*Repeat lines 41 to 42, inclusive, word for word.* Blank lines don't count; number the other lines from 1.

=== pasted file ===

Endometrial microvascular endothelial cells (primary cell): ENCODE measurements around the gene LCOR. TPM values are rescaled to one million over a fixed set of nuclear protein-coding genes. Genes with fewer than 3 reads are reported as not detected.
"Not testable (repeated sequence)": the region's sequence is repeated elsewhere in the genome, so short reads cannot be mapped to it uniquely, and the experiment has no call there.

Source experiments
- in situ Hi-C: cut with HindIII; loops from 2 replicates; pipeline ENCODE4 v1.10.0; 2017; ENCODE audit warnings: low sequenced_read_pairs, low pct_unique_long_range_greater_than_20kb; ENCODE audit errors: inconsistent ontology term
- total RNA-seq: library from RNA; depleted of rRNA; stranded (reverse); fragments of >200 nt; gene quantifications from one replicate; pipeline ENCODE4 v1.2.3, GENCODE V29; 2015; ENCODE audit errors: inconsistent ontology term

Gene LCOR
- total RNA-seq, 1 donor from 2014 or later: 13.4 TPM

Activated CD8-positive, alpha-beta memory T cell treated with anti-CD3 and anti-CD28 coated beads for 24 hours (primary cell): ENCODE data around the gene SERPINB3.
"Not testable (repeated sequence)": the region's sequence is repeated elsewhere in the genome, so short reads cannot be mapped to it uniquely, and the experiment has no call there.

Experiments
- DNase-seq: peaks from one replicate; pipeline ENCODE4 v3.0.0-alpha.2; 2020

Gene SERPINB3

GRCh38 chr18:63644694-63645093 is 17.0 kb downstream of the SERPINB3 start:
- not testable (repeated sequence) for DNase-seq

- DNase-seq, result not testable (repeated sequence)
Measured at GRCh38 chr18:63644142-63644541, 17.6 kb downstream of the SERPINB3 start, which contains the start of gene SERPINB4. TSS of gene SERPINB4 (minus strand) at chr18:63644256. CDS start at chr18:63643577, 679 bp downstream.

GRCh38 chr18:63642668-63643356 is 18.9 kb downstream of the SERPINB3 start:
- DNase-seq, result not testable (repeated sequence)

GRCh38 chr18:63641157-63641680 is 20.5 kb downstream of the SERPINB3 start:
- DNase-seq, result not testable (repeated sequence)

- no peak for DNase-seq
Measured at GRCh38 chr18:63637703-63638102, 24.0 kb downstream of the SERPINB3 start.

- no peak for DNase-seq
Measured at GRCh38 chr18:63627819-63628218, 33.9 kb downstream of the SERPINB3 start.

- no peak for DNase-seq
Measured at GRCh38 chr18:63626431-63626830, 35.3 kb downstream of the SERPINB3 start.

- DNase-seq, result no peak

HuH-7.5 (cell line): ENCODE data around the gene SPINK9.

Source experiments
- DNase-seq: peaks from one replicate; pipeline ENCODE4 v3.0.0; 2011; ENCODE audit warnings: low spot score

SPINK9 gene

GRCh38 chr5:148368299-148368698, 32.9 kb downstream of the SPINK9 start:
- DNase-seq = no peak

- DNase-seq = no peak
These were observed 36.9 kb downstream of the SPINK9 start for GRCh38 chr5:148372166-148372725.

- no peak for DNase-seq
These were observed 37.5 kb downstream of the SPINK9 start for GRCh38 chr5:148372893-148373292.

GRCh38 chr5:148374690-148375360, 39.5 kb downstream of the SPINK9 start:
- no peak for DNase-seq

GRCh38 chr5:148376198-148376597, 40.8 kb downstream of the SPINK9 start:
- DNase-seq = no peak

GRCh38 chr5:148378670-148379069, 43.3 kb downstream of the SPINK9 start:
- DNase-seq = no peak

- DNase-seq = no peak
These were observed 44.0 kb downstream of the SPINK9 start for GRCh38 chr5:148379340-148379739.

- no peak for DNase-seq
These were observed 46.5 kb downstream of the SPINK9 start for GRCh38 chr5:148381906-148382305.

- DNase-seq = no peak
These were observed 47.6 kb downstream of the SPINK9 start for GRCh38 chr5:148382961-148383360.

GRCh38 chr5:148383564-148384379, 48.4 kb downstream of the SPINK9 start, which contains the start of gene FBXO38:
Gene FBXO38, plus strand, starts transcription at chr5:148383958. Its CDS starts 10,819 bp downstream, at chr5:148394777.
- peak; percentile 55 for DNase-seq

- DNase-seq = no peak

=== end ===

- DNase-seq = no peak

GRCh38 chr5:148378670-148379069, 43.3 kb downstream of the SPINK9 start: